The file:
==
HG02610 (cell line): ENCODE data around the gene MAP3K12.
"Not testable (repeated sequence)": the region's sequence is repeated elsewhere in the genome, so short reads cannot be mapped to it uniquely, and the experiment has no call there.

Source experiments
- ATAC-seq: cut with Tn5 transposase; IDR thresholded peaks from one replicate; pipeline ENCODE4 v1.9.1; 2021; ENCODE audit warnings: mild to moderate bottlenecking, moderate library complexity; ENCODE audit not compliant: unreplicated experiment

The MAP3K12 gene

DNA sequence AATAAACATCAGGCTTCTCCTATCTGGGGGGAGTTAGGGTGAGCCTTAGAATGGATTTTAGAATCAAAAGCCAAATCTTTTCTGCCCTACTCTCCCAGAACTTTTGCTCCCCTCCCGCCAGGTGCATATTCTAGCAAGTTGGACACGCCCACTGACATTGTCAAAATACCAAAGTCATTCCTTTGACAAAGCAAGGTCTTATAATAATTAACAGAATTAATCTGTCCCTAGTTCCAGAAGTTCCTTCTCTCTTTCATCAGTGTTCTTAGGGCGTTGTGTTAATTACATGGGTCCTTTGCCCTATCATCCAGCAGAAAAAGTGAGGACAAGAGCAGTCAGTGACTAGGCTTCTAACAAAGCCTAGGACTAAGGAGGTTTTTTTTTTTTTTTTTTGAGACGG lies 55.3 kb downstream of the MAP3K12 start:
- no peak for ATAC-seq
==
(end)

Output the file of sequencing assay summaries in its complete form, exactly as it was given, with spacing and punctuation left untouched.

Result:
HG02610 (cell line): ENCODE data around the gene MAP3K12.
"Not testable (repeated sequence)": the region's sequence is repeated elsewhere in the genome, so short reads cannot be mapped to it uniquely, and the experiment has no call there.

Source experiments
- ATAC-seq: cut with Tn5 transposase; IDR thresholded peaks from one replicate; pipeline ENCODE4 v1.9.1; 2021; ENCODE audit warnings: mild to moderate bottlenecking, moderate library complexity; ENCODE audit not compliant: unreplicated experiment

The MAP3K12 gene

DNA sequence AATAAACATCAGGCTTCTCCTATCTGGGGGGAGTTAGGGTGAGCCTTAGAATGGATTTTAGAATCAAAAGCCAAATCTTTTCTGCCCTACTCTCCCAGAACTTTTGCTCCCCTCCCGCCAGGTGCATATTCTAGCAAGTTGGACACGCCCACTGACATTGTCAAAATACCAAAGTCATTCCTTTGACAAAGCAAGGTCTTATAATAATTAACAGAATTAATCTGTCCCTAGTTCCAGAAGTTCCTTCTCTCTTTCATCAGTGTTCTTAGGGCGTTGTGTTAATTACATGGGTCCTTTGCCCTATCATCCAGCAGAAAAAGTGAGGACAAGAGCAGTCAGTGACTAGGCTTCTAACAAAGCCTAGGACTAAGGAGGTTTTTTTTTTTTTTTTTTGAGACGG lies 55.3 kb downstream of the MAP3K12 start:
- no peak for ATAC-seq